1. Not running a survey
There are so many ways to collect data, it makes sense to exclude one or two from the scope of your study. But not asking your target audience directly is a major omission.
If your brand tracking study is based on website traffic alone, or if your focus is on social listening, you’re creating bias right from the start by filtering out people who don’t use these channels or haven’t explicitly mentioned your product.
Putting together a panel of respondents and surveying a representative sample gives you the chance to go beyond listening and generate a meaningful dialogue with your target audience.
2. Bad surveys
Designing surveys is a skill that pays huge dividends if you spend a little time learning how to do it right. Make sure you observe survey best practices and you’ll benefit from better quality data, a higher response rate and a smoother experience when you begin to analyse your results.
Avoid yes/no questions, use structures that avoid agreement bias, and double-check your wording to weed out suggestive descriptions, and you’ll be off to a great start.
3. Not establishing your measures of success
How will you know your brand’s status if you haven’t defined what you’re measuring against? As well as incorporating your brand values into your survey design, draw up a list of things you want people to think, feel and do in response to your branding and products.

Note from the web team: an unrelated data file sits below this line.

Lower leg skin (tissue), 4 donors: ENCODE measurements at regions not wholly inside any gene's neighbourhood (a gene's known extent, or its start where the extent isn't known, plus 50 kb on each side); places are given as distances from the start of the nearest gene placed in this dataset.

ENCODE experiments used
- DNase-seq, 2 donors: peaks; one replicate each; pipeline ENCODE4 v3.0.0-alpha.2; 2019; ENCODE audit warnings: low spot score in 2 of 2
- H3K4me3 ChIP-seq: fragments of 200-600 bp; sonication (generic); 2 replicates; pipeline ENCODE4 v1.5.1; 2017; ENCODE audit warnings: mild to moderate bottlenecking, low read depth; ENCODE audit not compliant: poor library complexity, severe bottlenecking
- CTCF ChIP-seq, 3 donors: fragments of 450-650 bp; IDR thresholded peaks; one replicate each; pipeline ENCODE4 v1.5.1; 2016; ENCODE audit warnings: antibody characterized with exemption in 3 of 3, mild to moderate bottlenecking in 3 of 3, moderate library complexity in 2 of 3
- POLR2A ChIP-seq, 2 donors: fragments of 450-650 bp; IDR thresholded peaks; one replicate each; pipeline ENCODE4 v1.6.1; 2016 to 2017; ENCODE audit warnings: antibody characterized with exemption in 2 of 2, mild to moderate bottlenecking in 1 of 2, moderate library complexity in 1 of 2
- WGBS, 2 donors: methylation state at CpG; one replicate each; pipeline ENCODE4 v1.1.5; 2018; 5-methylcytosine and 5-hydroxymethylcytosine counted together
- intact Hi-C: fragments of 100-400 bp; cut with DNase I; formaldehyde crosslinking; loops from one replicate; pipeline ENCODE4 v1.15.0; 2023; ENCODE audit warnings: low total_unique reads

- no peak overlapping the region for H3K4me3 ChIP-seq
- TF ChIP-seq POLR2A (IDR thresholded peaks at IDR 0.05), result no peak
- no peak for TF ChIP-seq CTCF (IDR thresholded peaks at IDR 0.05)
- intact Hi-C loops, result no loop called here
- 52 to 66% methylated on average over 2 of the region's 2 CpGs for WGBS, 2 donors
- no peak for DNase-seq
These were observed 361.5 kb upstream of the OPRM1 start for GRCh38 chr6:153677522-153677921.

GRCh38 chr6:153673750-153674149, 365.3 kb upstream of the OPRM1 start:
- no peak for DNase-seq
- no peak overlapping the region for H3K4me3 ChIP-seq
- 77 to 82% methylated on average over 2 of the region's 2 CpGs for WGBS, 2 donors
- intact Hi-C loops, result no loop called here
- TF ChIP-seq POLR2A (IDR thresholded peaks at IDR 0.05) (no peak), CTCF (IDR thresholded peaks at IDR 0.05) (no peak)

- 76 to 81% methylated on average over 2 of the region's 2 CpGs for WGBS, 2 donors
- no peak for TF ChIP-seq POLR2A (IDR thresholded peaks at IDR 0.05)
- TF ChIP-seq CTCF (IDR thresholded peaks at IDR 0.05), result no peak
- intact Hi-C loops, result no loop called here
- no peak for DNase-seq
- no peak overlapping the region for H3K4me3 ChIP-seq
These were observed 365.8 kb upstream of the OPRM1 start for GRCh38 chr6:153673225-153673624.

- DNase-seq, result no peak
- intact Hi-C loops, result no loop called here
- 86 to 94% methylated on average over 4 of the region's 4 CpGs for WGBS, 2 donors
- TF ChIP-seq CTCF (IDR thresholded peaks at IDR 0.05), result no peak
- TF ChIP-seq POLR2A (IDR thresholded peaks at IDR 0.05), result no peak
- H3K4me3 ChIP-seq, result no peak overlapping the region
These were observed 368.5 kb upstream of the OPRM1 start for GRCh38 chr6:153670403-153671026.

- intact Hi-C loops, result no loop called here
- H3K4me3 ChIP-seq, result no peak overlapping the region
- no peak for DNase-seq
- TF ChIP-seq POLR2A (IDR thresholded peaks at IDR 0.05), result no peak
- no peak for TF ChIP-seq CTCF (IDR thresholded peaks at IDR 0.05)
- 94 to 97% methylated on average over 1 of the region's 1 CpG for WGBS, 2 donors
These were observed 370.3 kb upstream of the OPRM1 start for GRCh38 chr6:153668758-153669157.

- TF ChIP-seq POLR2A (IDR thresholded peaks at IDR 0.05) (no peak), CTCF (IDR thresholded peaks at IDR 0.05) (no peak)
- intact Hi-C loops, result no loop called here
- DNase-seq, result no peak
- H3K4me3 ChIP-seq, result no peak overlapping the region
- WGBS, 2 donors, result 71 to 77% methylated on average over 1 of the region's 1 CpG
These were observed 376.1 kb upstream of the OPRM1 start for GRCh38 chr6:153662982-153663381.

4. Stopping at quantitative data
Quantitative data sets, such as website views, sales figures and CRM databases are all valuable, but they’re only a starting point.
To really understand what’s happening and to predict what’s going to happen next, you need Experience Data™. That’s the information about what people perceive, value and reject, and the types of experiences they are having with your brand.
5. Planning a project, not an ongoing operation
Done right, brand tracking is a continual process, not a one-off task. The benefits of running a program over time are exponential, since all the intelligence you collect adds context and background that feeds into the next round of testing, making your new insights more useful and helping you observe patterns over the short, medium and long term.